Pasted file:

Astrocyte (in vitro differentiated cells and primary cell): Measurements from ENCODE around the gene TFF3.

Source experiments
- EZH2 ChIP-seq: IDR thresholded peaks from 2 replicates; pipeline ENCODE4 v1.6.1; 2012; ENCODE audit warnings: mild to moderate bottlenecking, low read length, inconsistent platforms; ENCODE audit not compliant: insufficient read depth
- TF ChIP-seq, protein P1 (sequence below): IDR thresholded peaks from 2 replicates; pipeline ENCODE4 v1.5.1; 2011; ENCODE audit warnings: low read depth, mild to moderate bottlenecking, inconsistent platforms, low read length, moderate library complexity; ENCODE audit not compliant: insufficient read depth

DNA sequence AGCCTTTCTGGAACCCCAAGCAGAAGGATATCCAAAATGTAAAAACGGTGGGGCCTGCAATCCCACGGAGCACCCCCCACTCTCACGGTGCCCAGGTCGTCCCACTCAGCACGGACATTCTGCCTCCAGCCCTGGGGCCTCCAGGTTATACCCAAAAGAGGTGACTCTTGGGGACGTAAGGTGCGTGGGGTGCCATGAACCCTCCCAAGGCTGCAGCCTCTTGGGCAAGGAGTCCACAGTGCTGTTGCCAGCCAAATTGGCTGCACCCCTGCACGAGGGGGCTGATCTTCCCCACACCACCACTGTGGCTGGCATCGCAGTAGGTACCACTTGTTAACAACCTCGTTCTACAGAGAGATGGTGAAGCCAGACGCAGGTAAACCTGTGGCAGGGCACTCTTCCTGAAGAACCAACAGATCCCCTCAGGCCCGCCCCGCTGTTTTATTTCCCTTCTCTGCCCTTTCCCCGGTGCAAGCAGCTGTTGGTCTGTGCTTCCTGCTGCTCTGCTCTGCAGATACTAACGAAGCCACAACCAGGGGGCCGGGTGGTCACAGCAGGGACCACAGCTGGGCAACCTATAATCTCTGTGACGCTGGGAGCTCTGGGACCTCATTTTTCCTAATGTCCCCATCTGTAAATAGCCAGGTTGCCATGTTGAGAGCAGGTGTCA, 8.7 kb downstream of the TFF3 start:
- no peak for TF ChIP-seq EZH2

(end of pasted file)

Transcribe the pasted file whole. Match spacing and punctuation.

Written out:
Astrocyte (in vitro differentiated cells and primary cell): Measurements from ENCODE around the gene TFF3.

Source experiments
- EZH2 ChIP-seq: IDR thresholded peaks from 2 replicates; pipeline ENCODE4 v1.6.1; 2012; ENCODE audit warnings: mild to moderate bottlenecking, low read length, inconsistent platforms; ENCODE audit not compliant: insufficient read depth
- TF ChIP-seq, protein P1 (sequence below): IDR thresholded peaks from 2 replicates; pipeline ENCODE4 v1.5.1; 2011; ENCODE audit warnings: low read depth, mild to moderate bottlenecking, inconsistent platforms, low read length, moderate library complexity; ENCODE audit not compliant: insufficient read depth

DNA sequence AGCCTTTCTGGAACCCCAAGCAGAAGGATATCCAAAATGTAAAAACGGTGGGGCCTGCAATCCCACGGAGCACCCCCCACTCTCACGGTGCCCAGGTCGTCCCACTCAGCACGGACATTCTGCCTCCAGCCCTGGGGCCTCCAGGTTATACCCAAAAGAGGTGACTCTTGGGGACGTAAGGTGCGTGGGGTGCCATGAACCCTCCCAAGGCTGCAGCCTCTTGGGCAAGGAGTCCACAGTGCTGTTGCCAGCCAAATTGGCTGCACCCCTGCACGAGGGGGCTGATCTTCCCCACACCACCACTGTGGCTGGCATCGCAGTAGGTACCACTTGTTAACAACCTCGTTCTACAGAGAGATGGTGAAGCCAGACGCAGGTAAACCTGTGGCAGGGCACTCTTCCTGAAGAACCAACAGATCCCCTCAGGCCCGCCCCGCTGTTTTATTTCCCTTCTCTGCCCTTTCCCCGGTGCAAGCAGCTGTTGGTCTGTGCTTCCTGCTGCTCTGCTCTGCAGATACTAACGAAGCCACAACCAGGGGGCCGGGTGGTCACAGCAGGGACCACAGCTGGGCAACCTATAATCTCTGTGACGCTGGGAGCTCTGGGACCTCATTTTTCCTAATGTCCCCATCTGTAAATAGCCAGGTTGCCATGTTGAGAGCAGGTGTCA, 8.7 kb downstream of the TFF3 start:
- no peak for TF ChIP-seq EZH2